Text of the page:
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Giving Names to Guthrie’s Deportees
For many years the folksinger John McCutcheon has performed at the Palms Playhouse in Winters California (previously in Davis) over the Martin Luther King Day week-end. This year his concert was subdued, focused mainly on traditional songs by Woody Guthrie and his own compositions with political content. He was probably aware of Pete Seeger’s failing health and impending death, although he did not talk about it, and that contributed to the elegiac air of the concert.
The highlight was the performance of a song he does not often cover, Woodie Guthrie’s famous ballad Deportee about a 1948 plane crash in California that killed the pilot, crew and passengers, who were Mexican nationals being deported back to Mexico at the end of the harvest season. Guthrie had read about the crash in the New York Times, which described the crew in detail and then dismissed the passengers as anonymous deportees. The point of the song is in the refrain: “You won’t have a name when you ride the big airplane / All they will call you will be deportee,” capturing the denial and indignity visited on migrant farmworkers even in death.
That night McCutcheon had a response. He and others had considered that if the crash victims were deported, there should be some record of the deportation order in INS archives from which identities could be recovered. They found them and erected a monument in Fresno last Fall over the mass grave where they are buried that gives them back their names. (A video of the dedication event from the Fresno Bee is available here.)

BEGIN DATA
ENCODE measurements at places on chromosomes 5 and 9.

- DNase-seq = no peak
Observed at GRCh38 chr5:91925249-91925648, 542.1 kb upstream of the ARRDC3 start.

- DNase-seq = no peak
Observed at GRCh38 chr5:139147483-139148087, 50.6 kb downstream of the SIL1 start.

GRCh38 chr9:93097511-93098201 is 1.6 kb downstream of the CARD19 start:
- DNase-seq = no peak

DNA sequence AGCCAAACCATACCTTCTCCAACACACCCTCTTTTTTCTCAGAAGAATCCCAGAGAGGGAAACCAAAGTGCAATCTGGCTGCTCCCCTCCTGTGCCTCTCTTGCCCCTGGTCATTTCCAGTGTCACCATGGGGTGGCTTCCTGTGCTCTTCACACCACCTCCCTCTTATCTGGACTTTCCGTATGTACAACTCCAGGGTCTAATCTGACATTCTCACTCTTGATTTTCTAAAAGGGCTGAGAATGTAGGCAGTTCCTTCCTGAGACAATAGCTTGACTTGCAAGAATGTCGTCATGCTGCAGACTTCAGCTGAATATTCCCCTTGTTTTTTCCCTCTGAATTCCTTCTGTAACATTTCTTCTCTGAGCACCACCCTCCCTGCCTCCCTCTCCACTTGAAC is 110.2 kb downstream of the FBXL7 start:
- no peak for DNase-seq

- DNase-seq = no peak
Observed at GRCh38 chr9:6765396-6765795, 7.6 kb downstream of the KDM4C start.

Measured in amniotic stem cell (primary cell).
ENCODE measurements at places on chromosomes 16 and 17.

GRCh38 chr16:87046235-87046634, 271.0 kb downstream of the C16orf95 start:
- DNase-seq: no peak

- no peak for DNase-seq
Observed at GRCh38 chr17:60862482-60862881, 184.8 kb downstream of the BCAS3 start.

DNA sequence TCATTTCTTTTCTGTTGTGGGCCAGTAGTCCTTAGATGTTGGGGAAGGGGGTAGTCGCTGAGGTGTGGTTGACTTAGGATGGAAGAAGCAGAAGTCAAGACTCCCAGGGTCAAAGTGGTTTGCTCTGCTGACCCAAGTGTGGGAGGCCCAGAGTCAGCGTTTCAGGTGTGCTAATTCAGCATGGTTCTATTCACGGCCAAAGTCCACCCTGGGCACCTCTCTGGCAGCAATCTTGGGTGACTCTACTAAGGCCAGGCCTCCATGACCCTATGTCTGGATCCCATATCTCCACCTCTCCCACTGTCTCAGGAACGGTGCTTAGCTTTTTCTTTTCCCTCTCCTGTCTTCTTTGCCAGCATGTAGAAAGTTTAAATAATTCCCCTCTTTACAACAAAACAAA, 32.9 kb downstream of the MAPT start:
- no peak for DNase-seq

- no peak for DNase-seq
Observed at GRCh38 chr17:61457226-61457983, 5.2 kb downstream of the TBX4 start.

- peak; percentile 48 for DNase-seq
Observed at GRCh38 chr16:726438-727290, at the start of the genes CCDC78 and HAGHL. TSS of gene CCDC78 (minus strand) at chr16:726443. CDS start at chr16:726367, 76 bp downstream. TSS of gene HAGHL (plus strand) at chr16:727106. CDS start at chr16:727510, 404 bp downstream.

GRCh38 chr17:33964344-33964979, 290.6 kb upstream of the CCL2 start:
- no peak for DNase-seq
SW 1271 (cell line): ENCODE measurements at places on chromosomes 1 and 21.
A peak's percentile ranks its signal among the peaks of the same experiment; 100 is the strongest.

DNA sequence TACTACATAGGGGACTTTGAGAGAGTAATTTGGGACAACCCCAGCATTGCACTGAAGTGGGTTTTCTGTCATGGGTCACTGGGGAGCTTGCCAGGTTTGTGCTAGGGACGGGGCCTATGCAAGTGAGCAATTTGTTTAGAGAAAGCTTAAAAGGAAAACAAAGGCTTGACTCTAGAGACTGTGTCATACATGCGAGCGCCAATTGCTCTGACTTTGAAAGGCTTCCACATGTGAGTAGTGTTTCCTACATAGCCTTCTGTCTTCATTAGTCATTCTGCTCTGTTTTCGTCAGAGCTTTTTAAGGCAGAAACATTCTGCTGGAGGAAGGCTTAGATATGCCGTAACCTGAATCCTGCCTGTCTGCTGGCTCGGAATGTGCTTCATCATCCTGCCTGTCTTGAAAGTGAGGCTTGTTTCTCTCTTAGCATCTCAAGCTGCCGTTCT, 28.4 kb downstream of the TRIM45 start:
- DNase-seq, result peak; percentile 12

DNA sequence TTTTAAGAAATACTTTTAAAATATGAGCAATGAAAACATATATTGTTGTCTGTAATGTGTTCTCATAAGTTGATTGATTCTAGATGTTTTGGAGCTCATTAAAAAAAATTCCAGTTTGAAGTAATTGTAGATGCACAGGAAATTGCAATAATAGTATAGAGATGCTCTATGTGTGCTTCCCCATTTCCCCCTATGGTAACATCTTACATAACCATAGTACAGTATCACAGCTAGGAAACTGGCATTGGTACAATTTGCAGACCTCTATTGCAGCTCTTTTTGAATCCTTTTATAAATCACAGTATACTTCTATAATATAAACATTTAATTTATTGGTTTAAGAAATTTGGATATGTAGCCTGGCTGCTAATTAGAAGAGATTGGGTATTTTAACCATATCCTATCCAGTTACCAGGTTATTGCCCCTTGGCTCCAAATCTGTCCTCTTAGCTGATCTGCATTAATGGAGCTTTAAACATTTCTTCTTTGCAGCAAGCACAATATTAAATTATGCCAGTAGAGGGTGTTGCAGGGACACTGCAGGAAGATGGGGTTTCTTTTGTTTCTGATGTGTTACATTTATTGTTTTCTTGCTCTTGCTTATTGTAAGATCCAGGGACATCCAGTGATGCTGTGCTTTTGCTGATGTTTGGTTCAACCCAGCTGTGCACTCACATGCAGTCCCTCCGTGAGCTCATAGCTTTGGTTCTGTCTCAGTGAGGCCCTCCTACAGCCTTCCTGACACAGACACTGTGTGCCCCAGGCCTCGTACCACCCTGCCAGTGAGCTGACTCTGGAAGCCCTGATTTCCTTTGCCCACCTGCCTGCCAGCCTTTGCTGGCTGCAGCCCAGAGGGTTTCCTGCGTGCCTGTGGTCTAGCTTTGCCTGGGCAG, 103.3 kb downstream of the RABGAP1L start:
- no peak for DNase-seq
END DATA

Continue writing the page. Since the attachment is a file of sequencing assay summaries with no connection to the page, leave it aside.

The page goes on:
As John McCutcheon sang the song at the Palms the names were read out:
Miguel Negrete Alvarez
Francisco Llamas Duran
Santiago Garcia Elizondo
Rosalio Padilla Estrada
Barnabe Lopez Garcia
Ramon Paredes Gonzalez
Tomas Avina de Gracia
Salvador Sandoval Hernandez
Guadalupe Ramirez Lara
Elias Trujillo Macias
Jose Rodriguez Macias
Tomas Padilla Marquez
Luis Lopez Medina
Manuel Calderon Merino
Luis Cuevas Miranda
Martin Razo Navarro
Ignacio Perez Navarro
Roman Ochoa Ochoa
Apolonio Ramirez Placencia
Alberto Carlos Raygoza
Guadalupe Hernandez Rodriguez
Maria Santana Rodriguez
Juan Valenzuela Ruiz
Jose Valdivia Sanchez
Jesus Meza Sanchez
Baldomero Marcas Torres
John McCutcheon’s work over the past forty years has reflected the best traditions of American folk music – mixing protest and moral witness with simple, strong and often very funny affirmations of basic human values and rights, from soup to baseball to Sarajevo. This recent gesture – recovering the names of the Deportee crash victims and removing them from the list of anonymous victims of that murderous century – is another powerful engagement with the tradition and the communities out of which it rises, even as it makes singing that particular song less essential.
Bill Julian lives in Davis California.